proposed candidate is running for office.


It is respectfully submitted that the Framers sought to exclude dual

national Citizens from holding the office of President since having dual

nationalities, at birth, would help create the conditions whereby a future

President might take the office with a competing loyalty to another nation.

And at the time of the adoption of the Constitution, the Framers would have

been particularly wary of the British monarchy calling for some degree of

loyalty by the Commander in chief.

As to the problems associated with dual nationalities, the U.S. Department

of State Foreign Affairs Manual at 7 FAM 081 states:

"e. U.S. Policy on Dual Nationality: While recognizing the existence of dual nationality, the U.S. Government does not encourage it as a matter of policy because of the problems it may cause. Dual nationality may hamper efforts by the U.S. Government to provide diplomatic and consular protection to individuals overseas. When a U.S. citizen is in the other country of their dual nationality, that country has a predominant claim on the person. A foreign country might claim you as a citizen of that country if (a) you were born there; (b) your parent or parents (and sometimes grandparents) are or were citizens of that country or (c) you are a naturalized U.S. citizen but are still considered a citizen under that country's laws. (The oath you take when you are naturalized as a U.S. citizen (8 CFR 337.1) doesn’t mean the foreign country does not still regard you as a citizen of that country.)"

And at 7 FAM 082 it states:

"Current U.S. nationality laws do not explicitly address dual nationality, but the U.S. Supreme Court has stated that dual nationality is a 'status long recognized in the law' and that 'a person may have and exercise rights of nationality in two countries and be subject to the responsibilities of both.' See Kawakita v. United States, 343 U.S. 717 (1952)."


In United States v. Wong Kim Ark, 169 U.S. 649 (1898), this Honorable

Court held that a child born in the United States, of parents of Chinese

descent, who, at the time of his birth, were subjects of the Emperor of

China, but had a permanent domicile and residence in the United States,

was, at the time of his birth, a citizen of the United States, by virtue of the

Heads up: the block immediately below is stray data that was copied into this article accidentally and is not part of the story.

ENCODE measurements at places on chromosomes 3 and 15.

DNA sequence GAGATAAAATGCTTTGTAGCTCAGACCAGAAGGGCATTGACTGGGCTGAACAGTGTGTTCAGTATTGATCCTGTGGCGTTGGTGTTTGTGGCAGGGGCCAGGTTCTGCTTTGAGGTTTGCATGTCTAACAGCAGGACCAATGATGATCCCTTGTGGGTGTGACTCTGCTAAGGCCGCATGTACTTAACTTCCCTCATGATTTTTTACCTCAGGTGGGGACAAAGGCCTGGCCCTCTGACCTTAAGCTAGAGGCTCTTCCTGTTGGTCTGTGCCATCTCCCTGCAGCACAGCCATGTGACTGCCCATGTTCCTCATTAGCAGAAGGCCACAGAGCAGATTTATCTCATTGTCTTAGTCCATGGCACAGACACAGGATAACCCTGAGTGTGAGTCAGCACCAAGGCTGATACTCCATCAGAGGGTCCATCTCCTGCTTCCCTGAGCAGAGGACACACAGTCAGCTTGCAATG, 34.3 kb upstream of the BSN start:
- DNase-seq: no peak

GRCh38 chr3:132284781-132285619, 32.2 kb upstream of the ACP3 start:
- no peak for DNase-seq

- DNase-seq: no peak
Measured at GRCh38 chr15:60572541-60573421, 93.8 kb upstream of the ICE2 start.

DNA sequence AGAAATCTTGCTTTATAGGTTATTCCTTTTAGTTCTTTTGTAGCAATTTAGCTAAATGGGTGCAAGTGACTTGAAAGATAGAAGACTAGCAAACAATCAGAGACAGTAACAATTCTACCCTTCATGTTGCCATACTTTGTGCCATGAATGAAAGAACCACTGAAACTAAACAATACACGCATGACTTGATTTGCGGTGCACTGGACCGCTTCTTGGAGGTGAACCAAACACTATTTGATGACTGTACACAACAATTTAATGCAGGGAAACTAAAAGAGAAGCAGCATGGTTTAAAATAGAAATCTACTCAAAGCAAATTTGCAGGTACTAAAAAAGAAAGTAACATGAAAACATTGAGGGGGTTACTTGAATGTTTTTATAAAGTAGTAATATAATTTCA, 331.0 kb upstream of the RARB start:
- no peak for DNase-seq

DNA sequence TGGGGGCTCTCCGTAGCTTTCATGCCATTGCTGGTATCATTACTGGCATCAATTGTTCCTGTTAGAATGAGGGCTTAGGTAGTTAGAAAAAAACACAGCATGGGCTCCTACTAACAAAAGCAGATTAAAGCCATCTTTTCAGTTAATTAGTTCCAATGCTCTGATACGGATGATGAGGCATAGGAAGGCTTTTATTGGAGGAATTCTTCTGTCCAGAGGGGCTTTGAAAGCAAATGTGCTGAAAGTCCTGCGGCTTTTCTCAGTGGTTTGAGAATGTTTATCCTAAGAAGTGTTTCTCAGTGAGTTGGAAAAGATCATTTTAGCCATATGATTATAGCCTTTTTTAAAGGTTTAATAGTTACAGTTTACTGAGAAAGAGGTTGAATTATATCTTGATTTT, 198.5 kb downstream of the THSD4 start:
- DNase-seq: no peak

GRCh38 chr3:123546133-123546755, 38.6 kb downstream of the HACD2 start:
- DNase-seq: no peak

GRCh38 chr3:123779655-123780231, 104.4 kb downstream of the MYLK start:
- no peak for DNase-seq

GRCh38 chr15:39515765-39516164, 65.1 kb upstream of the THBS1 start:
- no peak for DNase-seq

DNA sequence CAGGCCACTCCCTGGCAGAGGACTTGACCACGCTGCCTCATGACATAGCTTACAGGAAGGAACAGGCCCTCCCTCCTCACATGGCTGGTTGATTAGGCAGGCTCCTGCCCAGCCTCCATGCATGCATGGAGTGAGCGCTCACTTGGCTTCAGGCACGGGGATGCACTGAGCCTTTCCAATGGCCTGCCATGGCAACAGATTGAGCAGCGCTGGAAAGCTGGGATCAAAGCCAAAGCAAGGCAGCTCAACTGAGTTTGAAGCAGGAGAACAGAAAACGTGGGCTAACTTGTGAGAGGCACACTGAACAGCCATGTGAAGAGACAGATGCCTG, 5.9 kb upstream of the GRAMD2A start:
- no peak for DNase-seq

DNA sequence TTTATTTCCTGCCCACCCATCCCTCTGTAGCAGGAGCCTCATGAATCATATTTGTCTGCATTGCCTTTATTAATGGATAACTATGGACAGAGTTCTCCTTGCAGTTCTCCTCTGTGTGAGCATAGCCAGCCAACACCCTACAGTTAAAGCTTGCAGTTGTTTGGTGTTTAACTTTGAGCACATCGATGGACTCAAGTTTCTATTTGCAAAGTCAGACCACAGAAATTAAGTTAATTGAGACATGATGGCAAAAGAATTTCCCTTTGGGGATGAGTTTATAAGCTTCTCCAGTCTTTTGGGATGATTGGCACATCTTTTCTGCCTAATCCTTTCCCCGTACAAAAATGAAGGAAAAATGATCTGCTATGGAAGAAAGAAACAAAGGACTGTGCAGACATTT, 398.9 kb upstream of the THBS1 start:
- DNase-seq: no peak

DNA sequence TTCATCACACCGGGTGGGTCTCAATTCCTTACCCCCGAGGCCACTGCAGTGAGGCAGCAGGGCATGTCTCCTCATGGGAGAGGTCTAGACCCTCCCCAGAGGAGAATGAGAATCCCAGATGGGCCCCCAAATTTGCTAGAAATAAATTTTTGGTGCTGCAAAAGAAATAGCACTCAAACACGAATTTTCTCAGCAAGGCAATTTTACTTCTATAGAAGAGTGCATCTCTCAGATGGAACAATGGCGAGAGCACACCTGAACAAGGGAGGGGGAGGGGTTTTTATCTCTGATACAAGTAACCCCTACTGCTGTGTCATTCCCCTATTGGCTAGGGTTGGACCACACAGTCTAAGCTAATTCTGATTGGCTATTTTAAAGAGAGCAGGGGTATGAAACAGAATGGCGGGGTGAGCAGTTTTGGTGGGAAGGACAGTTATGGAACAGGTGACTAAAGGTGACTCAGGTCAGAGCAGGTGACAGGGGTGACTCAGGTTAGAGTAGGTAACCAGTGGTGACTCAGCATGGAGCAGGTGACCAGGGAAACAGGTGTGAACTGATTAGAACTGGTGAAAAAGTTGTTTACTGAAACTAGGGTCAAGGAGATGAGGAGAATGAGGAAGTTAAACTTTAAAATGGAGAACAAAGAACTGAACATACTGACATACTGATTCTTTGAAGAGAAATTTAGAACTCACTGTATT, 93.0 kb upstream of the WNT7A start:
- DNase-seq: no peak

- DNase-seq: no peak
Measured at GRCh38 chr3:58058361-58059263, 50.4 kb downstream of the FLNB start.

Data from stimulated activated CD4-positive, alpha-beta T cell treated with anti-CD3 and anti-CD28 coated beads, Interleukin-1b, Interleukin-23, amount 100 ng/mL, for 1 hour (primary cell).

first clause of the Fourteenth Amendment of the Constitution.

That case also engaged in a thorough discussion of the history of

citizenship in as much as the United States has been influenced by the

English common law. Indeed, the opinion in that case is a dissertation

on citizenship wherein it was discussed that "natural born subjects" of the

King were person's born in the King's land. But despite the exhaustive

undertaking of that opinion, and the careful deconstruction of British

and United States common law, the Honorable Justice Gray comes to the

conclusion that those born in the United States are "native born" citizens.

And for well over 200 years this phrase "natural born Citizen" has

continued to remain elusive. The Framers were very aware of the common

law but the weight of evidence is against the term "natural born Citizen"

being equal to "natural born subject". If one returns to the pre-Amendment

initial Constitution, the most compelling evidence available that "natural

born Citizen" status - as it pertains to Presidential eligibility - was intended to

restrict rather than enlarge the pool of possible Presidents can be found in

the grandfather clause and the requirements to be a Representative or Senator.


It is common parlance to say that one has a natural born right to

something. Being that one has the natural right to it,

there is no need for a statute to confer it. The absence of statutory

use of this term "natural born citizen" for 200 years witnesses to the

truth of this interpretation. Because statutory grants of citizenship

confer citizenship when there is some defect to or absence of the claim

of a natural right. Indeed every statutory grant of citizenship, excepting

naturalization of a foreign born foreigner, is a certain sort of sanation

of the defect which bases its title of justice to confer the rights of citizenship

on the partial right the person already has. Thus the very requirement

in the minds of some that the phrase be previously defined in law for it

to have a clear meaning is itself a testimony to their misunderstanding

of its authentic meaning.

Throughout the writings of the Founders there is a constant reference

to the natural right to do this or that, whether regarding expatriation,

freedom of taxation, self determination etc.. It would be historical to

confer a meaning on "natural born citizen" which conforms to statutory

definitions. Indeed to expand on its meaning apart from a Constitutional

amendment - which opportunity was present in the past, but rejected - would

alter the contract of the sovereign people with the government and violate

the fundamental norms upon which they have conferred authority on the

government and the court to exercise their appropriate powers.

Wrotnowski v. Bysiewicz Stay Application to US Supreme Court